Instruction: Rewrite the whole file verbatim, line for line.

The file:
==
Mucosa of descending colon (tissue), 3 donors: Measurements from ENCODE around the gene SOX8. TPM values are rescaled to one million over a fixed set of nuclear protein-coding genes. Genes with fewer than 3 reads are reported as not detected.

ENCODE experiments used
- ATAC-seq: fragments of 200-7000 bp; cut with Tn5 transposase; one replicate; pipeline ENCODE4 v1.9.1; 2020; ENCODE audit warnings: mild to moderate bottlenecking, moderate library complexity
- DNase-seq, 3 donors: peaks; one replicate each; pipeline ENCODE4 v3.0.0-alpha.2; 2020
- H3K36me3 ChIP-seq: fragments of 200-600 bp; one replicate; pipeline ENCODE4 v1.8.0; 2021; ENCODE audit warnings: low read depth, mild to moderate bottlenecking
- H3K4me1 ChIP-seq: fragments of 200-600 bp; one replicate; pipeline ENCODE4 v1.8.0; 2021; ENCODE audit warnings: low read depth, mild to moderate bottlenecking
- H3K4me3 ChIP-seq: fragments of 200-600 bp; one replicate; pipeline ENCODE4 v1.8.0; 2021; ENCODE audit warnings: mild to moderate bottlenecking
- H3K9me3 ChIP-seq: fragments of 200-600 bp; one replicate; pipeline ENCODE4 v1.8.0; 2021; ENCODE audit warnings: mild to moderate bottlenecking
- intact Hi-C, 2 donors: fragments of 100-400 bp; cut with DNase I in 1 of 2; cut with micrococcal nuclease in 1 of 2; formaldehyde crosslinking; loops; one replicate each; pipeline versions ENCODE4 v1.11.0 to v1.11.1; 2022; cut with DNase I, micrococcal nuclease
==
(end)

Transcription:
Mucosa of descending colon (tissue), 3 donors: Measurements from ENCODE around the gene SOX8. TPM values are rescaled to one million over a fixed set of nuclear protein-coding genes. Genes with fewer than 3 reads are reported as not detected.

ENCODE experiments used
- ATAC-seq: fragments of 200-7000 bp; cut with Tn5 transposase; one replicate; pipeline ENCODE4 v1.9.1; 2020; ENCODE audit warnings: mild to moderate bottlenecking, moderate library complexity
- DNase-seq, 3 donors: peaks; one replicate each; pipeline ENCODE4 v3.0.0-alpha.2; 2020
- H3K36me3 ChIP-seq: fragments of 200-600 bp; one replicate; pipeline ENCODE4 v1.8.0; 2021; ENCODE audit warnings: low read depth, mild to moderate bottlenecking
- H3K4me1 ChIP-seq: fragments of 200-600 bp; one replicate; pipeline ENCODE4 v1.8.0; 2021; ENCODE audit warnings: low read depth, mild to moderate bottlenecking
- H3K4me3 ChIP-seq: fragments of 200-600 bp; one replicate; pipeline ENCODE4 v1.8.0; 2021; ENCODE audit warnings: mild to moderate bottlenecking
- H3K9me3 ChIP-seq: fragments of 200-600 bp; one replicate; pipeline ENCODE4 v1.8.0; 2021; ENCODE audit warnings: mild to moderate bottlenecking
- intact Hi-C, 2 donors: fragments of 100-400 bp; cut with DNase I in 1 of 2; cut with micrococcal nuclease in 1 of 2; formaldehyde crosslinking; loops; one replicate each; pipeline versions ENCODE4 v1.11.0 to v1.11.1; 2022; cut with DNase I, micrococcal nuclease